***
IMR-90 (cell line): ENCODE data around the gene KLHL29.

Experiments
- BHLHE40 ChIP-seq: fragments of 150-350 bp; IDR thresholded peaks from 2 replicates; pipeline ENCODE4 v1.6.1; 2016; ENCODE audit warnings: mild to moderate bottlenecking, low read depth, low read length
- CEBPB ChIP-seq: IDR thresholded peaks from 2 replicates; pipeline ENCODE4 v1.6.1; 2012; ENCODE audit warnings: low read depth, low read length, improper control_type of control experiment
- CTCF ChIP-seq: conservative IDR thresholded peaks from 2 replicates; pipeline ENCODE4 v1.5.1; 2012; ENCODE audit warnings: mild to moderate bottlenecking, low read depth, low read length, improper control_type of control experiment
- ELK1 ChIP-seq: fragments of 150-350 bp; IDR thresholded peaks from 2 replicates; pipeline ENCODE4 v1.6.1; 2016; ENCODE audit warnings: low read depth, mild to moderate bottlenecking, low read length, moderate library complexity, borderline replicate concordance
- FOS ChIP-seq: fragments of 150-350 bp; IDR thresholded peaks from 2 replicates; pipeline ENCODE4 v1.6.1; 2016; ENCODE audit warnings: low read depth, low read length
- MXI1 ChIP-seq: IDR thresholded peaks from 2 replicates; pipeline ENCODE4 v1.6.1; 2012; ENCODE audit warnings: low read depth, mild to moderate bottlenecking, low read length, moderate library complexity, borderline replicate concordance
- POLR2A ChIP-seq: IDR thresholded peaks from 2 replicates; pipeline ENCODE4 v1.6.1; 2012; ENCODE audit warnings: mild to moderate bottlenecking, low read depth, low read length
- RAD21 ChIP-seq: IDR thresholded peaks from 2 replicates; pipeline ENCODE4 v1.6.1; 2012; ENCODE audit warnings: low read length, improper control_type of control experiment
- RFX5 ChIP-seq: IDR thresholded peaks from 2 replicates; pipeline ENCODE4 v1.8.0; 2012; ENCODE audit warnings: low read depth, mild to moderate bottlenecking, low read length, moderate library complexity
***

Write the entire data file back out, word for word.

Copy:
IMR-90 (cell line): ENCODE data around the gene KLHL29.

Experiments
- BHLHE40 ChIP-seq: fragments of 150-350 bp; IDR thresholded peaks from 2 replicates; pipeline ENCODE4 v1.6.1; 2016; ENCODE audit warnings: mild to moderate bottlenecking, low read depth, low read length
- CEBPB ChIP-seq: IDR thresholded peaks from 2 replicates; pipeline ENCODE4 v1.6.1; 2012; ENCODE audit warnings: low read depth, low read length, improper control_type of control experiment
- CTCF ChIP-seq: conservative IDR thresholded peaks from 2 replicates; pipeline ENCODE4 v1.5.1; 2012; ENCODE audit warnings: mild to moderate bottlenecking, low read depth, low read length, improper control_type of control experiment
- ELK1 ChIP-seq: fragments of 150-350 bp; IDR thresholded peaks from 2 replicates; pipeline ENCODE4 v1.6.1; 2016; ENCODE audit warnings: low read depth, mild to moderate bottlenecking, low read length, moderate library complexity, borderline replicate concordance
- FOS ChIP-seq: fragments of 150-350 bp; IDR thresholded peaks from 2 replicates; pipeline ENCODE4 v1.6.1; 2016; ENCODE audit warnings: low read depth, low read length
- MXI1 ChIP-seq: IDR thresholded peaks from 2 replicates; pipeline ENCODE4 v1.6.1; 2012; ENCODE audit warnings: low read depth, mild to moderate bottlenecking, low read length, moderate library complexity, borderline replicate concordance
- POLR2A ChIP-seq: IDR thresholded peaks from 2 replicates; pipeline ENCODE4 v1.6.1; 2012; ENCODE audit warnings: mild to moderate bottlenecking, low read depth, low read length
- RAD21 ChIP-seq: IDR thresholded peaks from 2 replicates; pipeline ENCODE4 v1.6.1; 2012; ENCODE audit warnings: low read length, improper control_type of control experiment
- RFX5 ChIP-seq: IDR thresholded peaks from 2 replicates; pipeline ENCODE4 v1.8.0; 2012; ENCODE audit warnings: low read depth, mild to moderate bottlenecking, low read length, moderate library complexity